Eight Weeks to Grass

Essex Farm Note

Week 9, 2015


Mark and I just came back from a walk through the sugarbush. The snow is soft and drifted in some places, and blown thin and hard in others. In the tracks you can read the late-winter hunger of the predators, the anxiety of the prey. There were lots of coyote paths, and the remains of a rabbit kill. Coyote had left only the fluffy brown-and-white tail and a little smudge of mess. We saw a medium-sized white raptor that I could not identify hunting the edge of a field, and then a bald eagle swooping out of a tall dead tree. Back down the hill, we were checking the body condition on the ewes, not paying any attention to the dog, and a few minutes later noticed she was outside the fence, chewing on something that looked like a giant rat, except for its strange flattened tail and powerful curving claws. It turned out to be an unlucky muskrat who had come out of his den at the wrong moment. Mary must have killed him while we were busy with the ewes. He had the softest, thickest fur! Made me want to wear him whole as a muff or a mitten.

We paid for the year’s corn this week – 100 tons – and lightened the bank account considerably. When forking over large sums for grain it is comforting to remember that we get to make use of grain twice: once to feed the animals, and, if we do a good job with compost production and fertility management, we use it again to boost the fertility of our soil. Also, this organic corn is local – thank you, Mark Wrisley and Bob Perry – and keeping money in the neighborhood always feels better than sending it far away. In other financial news, we paid down the last of the line of credit we opened with Yankee Farm Credit two years ago. It is a very useful line of credit but it feels good to not make an interest payment on it this month.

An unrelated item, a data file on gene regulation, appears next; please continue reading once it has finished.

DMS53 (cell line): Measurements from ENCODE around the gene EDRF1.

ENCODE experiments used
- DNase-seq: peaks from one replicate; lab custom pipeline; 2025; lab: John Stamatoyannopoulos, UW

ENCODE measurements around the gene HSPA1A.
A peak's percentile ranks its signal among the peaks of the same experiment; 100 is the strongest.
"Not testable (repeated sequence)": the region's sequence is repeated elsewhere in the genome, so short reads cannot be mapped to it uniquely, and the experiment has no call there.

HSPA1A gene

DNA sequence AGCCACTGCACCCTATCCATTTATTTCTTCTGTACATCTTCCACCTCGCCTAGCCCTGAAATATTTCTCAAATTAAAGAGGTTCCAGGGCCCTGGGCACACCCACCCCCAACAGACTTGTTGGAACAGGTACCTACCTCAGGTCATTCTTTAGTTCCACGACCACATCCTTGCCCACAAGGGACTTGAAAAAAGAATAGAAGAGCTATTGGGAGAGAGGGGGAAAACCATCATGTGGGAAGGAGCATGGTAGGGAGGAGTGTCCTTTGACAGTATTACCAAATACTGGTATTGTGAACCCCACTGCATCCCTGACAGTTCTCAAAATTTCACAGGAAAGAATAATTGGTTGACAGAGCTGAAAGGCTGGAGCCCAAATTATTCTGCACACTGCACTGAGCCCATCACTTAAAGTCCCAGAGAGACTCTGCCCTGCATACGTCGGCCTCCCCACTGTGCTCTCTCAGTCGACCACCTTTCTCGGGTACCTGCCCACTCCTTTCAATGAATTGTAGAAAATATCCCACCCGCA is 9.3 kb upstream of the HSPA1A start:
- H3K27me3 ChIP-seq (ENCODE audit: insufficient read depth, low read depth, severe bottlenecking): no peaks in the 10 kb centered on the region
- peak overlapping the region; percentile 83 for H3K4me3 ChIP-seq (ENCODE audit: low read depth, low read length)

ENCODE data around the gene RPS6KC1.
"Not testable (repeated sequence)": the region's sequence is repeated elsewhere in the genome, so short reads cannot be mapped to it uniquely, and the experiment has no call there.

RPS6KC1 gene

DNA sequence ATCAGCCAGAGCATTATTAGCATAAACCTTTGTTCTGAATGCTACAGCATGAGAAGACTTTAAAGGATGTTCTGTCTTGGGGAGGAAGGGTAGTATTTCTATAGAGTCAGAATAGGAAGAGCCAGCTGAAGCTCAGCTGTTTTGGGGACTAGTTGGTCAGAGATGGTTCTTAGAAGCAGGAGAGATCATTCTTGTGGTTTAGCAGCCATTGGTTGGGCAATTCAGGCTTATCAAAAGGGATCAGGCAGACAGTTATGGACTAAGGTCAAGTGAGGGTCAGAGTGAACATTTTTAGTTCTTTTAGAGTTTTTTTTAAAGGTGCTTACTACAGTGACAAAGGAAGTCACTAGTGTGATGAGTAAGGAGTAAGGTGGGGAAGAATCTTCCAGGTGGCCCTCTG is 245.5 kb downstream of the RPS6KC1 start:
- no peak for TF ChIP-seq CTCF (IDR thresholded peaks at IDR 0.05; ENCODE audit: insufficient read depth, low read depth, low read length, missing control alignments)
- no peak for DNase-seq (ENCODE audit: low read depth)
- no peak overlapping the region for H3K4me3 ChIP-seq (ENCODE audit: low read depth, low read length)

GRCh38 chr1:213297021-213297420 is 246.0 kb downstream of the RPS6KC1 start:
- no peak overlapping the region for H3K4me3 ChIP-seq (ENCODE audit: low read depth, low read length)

We’re playing a complicated shell game with various groups of pregnant animals for the next couple months. Ewes are going to lamb in the east barn, so we have to scoot the laying flock out of the north side of it. The layers can’t stay in the east barn for long – we’re going to need that space for brooding chicks. Meanwhile the 13 farrowing sows are moving to the west barn, which is currently occupied by the dairy heifers. Heifers will be moving down to the metal barn in the middle of the farm. Indoor space is really at a premium this year.

I keep gazing at the National Weather Service web page as though it is going to magically change. It was -24 on February 24th. Is it possible that grass is only eight weeks away? The lake is frozen fast and hard, and the fields look like tundra. Animals are all eating like maniacs to stay warm. I am looking for excuses to be in the greenhouse, where it was 75 degrees this morning. But the cold really is coming to an end. It’s supposed to break freezing on Wednesday. I can almost smell the mud and hear the drip-drip-drip of sap from the sugar maples. Mike has hitched the horses a few times, to pull wood out of the sugarbush for the evaporator. The sight of them has made me itch to be out there with a horse myself. And that is the news from Essex Farm for this deep-frozen 9th week of 2015.

-Kristin & Mark Kimball


Hello, coyote


Long pasture, with Camel’s Hump in the distance


Cows dream of grass, Mark dreams of windsurfing.


Pretty sow




The best place on the farm today.


Who needs Florida when you can visit the greenhouse? 75 degrees.

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